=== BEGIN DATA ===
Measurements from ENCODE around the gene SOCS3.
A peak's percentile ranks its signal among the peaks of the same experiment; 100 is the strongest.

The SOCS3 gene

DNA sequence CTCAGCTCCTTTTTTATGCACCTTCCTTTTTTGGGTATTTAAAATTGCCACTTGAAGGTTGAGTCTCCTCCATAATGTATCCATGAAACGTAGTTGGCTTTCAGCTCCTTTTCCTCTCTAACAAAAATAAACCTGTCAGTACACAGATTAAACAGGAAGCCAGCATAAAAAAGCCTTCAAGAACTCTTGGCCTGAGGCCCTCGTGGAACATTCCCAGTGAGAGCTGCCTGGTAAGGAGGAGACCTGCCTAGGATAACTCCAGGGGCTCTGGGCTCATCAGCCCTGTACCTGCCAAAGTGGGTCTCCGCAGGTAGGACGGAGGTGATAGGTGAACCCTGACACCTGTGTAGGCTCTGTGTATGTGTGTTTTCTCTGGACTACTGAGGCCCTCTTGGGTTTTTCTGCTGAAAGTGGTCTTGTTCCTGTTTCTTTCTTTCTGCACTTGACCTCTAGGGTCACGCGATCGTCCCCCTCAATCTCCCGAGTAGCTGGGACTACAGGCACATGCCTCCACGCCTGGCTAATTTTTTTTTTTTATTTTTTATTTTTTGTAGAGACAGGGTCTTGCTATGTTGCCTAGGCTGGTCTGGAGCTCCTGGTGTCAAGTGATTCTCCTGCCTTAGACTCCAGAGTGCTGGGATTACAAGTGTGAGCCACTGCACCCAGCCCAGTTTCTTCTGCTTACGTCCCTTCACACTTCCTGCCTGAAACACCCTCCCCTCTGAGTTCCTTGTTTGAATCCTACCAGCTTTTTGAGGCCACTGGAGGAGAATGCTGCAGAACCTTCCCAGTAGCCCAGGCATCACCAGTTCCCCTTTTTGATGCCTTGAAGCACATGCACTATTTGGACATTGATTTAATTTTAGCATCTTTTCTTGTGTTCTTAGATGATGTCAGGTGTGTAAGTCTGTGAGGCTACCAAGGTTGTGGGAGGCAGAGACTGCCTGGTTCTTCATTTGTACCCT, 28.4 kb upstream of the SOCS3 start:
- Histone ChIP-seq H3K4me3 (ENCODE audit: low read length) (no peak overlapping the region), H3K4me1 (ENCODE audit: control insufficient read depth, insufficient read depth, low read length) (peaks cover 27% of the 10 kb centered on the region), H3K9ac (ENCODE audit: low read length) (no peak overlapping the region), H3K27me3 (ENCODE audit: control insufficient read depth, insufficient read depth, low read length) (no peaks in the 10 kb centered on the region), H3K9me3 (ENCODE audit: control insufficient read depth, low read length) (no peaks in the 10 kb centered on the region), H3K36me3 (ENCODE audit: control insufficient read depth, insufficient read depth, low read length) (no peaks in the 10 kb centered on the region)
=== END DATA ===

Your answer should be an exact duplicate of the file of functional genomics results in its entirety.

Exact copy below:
Measurements from ENCODE around the gene SOCS3.
A peak's percentile ranks its signal among the peaks of the same experiment; 100 is the strongest.

The SOCS3 gene

DNA sequence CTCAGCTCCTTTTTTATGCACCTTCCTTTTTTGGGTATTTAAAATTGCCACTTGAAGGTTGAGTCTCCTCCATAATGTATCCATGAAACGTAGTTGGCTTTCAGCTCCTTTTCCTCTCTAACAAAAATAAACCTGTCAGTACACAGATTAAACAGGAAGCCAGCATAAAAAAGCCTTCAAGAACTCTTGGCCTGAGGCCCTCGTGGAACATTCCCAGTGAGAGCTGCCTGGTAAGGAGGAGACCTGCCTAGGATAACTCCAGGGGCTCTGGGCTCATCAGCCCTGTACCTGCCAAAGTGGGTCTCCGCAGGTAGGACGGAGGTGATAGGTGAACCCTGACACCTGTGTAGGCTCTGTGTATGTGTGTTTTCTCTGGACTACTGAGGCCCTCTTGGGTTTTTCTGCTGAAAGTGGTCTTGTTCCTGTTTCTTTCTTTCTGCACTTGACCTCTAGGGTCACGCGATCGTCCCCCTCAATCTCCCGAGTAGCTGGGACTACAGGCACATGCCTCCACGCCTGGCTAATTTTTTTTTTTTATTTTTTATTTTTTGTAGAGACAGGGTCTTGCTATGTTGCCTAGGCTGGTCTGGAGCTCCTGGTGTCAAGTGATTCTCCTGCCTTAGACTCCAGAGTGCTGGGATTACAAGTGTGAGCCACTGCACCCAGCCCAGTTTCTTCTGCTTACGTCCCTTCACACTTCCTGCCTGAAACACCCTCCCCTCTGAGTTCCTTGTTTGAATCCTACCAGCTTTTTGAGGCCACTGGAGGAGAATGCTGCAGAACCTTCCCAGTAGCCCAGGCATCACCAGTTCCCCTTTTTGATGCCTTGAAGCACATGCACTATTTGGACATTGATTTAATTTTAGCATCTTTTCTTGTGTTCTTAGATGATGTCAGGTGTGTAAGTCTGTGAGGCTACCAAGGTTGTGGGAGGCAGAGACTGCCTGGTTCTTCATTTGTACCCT, 28.4 kb upstream of the SOCS3 start:
- Histone ChIP-seq H3K4me3 (ENCODE audit: low read length) (no peak overlapping the region), H3K4me1 (ENCODE audit: control insufficient read depth, insufficient read depth, low read length) (peaks cover 27% of the 10 kb centered on the region), H3K9ac (ENCODE audit: low read length) (no peak overlapping the region), H3K27me3 (ENCODE audit: control insufficient read depth, insufficient read depth, low read length) (no peaks in the 10 kb centered on the region), H3K9me3 (ENCODE audit: control insufficient read depth, low read length) (no peaks in the 10 kb centered on the region), H3K36me3 (ENCODE audit: control insufficient read depth, insufficient read depth, low read length) (no peaks in the 10 kb centered on the region)